The Asian Development Bank in its 2018 Asian Development Outlook released on April 11, 2018 raised its 2018 economic growth estimate for developing Asia from 5.8 percent to 6.0 percent citing solid export demand. However it pointed out that the U.S. protectionist measures and any retaliation against them could undermine trade in Asia. Further the bank said that the growth rate for Asia would moderate a little bit in 2019 to 5.9 per cent. According to ADB Strong external and domestic demand helped economies in the region expand by an average 6.1 percent last year.

According to the ADB forecast China’s economy is expected to grow 6.6 percent this year, faster than the bank’s prior estimate of 6.4 percent made in December and by 6.4 percent in 2019. China has set a growth target of around 6.5 percent this year, the same as last year, but it achieved a higher growth rate at 6.9 percent. But the ADB forecast that China’s growth will further moderate “as economic policy leans further toward financial stability and a more sustainable growth trajectory.”

By region, South Asia will remain the fastest growing in Asia Pacific, with the ADB pegging expansion this year at 7.0 percent and 7.2 percent in 2019. Despite growth easing to 6.6 percent in 2017, India’s economy is projected to bounce back to 7.3 percent in 2018 and to 7.6 percent in 2019 as the country’s new tax regime improves productivity. It said that banking reform and corporate deleveraging are also taking hold, which could reverse a downtrend in investment. Growth in Southeast Asia is forecast at 5.2 percent for this year and next, the same pace as 2017, while Central Asia is projected to slow to 4 percent in 2018 before picking up to 4.2 percent next year.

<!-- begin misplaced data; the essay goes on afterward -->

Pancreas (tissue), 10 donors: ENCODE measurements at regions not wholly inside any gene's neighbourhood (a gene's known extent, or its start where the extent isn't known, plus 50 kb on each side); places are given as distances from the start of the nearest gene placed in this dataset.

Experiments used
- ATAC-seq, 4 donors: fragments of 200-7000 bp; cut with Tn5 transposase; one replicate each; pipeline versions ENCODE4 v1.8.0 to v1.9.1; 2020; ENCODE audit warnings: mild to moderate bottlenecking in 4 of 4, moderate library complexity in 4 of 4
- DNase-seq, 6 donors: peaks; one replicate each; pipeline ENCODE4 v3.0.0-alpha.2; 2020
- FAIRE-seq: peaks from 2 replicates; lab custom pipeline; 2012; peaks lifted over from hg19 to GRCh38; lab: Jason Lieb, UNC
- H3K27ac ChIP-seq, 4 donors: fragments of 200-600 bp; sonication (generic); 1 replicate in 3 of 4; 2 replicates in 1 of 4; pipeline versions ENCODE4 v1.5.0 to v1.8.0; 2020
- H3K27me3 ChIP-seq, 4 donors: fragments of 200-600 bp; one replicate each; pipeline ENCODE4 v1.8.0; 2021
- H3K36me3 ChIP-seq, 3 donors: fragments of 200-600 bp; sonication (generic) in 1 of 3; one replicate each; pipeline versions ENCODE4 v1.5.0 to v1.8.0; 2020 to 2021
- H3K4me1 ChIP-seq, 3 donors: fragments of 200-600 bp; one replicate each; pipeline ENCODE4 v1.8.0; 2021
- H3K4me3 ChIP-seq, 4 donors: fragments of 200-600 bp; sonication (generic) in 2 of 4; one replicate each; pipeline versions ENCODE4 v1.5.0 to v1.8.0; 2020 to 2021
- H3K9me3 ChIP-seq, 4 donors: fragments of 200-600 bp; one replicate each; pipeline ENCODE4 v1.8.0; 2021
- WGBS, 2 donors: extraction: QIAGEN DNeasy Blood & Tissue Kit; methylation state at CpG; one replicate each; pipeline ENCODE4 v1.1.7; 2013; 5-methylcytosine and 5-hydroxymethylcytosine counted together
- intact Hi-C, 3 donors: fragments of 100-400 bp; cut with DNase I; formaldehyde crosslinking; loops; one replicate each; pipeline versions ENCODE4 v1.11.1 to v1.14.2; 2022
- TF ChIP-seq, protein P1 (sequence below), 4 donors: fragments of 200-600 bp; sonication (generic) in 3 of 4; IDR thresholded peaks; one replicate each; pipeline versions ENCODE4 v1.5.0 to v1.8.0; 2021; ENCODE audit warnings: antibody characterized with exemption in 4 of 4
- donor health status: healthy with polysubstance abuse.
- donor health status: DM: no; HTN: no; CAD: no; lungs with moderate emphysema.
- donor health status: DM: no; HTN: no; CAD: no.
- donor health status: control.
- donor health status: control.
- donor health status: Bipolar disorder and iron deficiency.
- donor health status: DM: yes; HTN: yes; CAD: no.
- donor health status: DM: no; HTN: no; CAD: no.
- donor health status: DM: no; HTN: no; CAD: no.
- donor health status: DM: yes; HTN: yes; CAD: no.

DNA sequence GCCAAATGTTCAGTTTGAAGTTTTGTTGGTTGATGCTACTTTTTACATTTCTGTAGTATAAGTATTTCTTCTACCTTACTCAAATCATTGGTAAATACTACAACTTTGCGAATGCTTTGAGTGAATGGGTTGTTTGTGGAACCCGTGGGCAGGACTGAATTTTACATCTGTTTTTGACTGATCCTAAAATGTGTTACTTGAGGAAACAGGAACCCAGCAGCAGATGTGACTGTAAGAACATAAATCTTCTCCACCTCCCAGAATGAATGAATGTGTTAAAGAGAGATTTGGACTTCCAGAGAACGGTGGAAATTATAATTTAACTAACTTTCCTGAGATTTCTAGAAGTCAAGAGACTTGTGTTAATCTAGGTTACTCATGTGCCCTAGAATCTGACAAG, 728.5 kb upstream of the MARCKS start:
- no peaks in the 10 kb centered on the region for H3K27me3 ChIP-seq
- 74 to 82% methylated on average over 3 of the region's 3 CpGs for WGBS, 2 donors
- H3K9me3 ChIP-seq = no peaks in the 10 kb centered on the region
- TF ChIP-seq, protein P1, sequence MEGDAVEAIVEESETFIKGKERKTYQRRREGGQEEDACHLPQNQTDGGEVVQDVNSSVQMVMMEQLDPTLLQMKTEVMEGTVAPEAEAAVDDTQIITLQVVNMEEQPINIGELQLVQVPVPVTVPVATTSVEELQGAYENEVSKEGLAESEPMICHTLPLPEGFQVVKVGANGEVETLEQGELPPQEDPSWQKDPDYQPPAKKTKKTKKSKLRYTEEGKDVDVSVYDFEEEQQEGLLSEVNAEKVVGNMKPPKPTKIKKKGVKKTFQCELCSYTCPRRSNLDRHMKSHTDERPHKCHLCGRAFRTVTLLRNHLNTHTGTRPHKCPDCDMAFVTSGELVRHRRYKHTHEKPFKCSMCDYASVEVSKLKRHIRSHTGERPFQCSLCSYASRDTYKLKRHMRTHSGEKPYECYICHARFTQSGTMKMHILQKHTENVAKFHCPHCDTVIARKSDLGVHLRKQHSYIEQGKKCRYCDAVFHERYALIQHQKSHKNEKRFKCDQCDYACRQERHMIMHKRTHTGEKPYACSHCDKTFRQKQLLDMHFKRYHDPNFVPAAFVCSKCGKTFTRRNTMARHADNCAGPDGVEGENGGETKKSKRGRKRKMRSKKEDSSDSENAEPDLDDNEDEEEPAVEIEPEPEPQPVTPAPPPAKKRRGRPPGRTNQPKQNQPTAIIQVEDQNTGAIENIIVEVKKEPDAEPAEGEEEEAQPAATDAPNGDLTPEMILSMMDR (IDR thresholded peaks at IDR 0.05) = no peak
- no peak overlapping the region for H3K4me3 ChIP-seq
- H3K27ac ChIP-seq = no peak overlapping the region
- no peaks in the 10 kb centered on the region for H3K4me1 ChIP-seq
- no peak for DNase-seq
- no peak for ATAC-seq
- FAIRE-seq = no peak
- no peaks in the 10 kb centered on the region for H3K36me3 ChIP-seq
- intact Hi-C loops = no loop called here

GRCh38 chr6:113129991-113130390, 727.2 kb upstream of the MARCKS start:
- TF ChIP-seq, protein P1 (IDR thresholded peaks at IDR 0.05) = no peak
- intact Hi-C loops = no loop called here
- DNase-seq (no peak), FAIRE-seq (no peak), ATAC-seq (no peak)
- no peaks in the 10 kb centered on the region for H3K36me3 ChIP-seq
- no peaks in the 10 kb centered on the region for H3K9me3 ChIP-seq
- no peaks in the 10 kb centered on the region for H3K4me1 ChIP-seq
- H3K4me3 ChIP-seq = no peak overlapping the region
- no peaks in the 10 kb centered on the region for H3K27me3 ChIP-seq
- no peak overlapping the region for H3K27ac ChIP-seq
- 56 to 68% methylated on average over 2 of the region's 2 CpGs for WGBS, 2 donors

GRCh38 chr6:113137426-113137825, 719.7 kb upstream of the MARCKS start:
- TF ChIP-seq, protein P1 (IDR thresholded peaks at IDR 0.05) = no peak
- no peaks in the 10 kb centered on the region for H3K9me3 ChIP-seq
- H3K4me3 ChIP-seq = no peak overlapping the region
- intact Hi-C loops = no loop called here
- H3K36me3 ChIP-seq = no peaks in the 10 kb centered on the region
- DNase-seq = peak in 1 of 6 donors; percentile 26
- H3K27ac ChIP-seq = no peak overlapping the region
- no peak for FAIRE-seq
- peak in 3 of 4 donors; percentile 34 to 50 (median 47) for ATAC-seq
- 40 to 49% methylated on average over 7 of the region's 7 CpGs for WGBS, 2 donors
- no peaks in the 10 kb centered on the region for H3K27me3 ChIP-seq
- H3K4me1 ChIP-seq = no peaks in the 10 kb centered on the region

The ADB expressed apprehension that that although till now the protectionist trade measures by the United States has not made any remarkable dent in trade flows to and from Asia this year, the risks of the same happening cannot be ruled out. If trade war continues followed by action of the US and reaction, this could undermine the business and consumer optimism that underlies the regional outlook. It noted that China has blamed the United States for trade frictions amid escalating threats of tariffs on billions of dollars worth of goods between the world’s two biggest economies, sparked by U.S. frustration with China’s trade and intellectual property policies. Another risk to Asia’s growth, the ADB said, is “diminishing capital inflows if the U.S. Federal Reserve needs to raise interest rates faster than markets expect.” The Fed last raised rates in March and policymakers signaled two or three more hikes this year.

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